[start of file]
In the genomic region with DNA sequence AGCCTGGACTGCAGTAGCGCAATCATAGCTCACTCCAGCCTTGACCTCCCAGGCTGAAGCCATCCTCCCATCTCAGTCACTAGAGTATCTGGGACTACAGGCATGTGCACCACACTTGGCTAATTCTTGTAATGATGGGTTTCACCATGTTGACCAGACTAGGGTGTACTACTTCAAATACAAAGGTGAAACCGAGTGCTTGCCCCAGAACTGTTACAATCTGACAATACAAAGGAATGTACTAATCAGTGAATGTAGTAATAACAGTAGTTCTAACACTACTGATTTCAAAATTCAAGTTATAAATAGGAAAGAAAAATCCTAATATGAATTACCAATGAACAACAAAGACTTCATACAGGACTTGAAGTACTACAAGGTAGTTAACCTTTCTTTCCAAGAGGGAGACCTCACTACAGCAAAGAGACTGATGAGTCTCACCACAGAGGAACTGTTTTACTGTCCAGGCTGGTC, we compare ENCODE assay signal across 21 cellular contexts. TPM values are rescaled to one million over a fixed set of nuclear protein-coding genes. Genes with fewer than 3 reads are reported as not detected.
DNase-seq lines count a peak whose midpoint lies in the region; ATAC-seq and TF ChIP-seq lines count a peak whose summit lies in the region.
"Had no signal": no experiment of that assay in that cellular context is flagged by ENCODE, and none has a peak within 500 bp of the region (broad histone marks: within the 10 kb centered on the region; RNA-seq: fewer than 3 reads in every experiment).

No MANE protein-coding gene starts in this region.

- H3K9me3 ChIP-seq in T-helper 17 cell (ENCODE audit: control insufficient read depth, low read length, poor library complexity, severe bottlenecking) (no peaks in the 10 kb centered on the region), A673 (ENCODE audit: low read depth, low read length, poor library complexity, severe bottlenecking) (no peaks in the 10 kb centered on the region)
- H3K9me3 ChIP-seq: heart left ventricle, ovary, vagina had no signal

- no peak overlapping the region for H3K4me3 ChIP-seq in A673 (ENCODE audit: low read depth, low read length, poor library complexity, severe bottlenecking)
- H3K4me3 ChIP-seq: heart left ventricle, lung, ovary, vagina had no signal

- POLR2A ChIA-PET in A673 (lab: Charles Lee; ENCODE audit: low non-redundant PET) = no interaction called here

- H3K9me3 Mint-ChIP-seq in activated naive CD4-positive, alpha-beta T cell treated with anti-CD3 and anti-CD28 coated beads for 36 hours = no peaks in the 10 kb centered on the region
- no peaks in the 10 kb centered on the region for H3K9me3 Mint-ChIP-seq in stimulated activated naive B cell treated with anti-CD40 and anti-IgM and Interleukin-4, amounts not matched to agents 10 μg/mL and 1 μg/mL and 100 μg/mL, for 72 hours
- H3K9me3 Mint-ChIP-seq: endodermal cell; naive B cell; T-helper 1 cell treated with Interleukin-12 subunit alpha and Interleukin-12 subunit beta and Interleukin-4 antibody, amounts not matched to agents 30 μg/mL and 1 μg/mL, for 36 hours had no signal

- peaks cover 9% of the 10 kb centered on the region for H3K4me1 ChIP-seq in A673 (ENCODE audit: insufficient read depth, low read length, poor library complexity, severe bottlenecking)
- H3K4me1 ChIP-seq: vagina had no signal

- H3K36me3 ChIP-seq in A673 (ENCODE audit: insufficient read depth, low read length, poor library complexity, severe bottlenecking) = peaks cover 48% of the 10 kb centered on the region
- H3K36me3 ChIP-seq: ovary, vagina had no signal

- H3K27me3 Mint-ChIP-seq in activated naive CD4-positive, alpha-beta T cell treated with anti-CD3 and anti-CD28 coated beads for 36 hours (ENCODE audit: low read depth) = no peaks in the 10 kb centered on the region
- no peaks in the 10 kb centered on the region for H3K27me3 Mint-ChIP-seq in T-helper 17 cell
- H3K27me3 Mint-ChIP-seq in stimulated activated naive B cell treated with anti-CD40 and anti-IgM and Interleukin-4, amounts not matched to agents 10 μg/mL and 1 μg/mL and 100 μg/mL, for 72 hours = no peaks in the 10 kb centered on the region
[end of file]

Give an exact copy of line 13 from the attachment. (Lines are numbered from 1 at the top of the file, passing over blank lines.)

- peaks cover 9% of the 10 kb centered on the region for H3K4me1 ChIP-seq in A673 (ENCODE audit: insufficient read depth, low read length, poor library complexity, severe bottlenecking)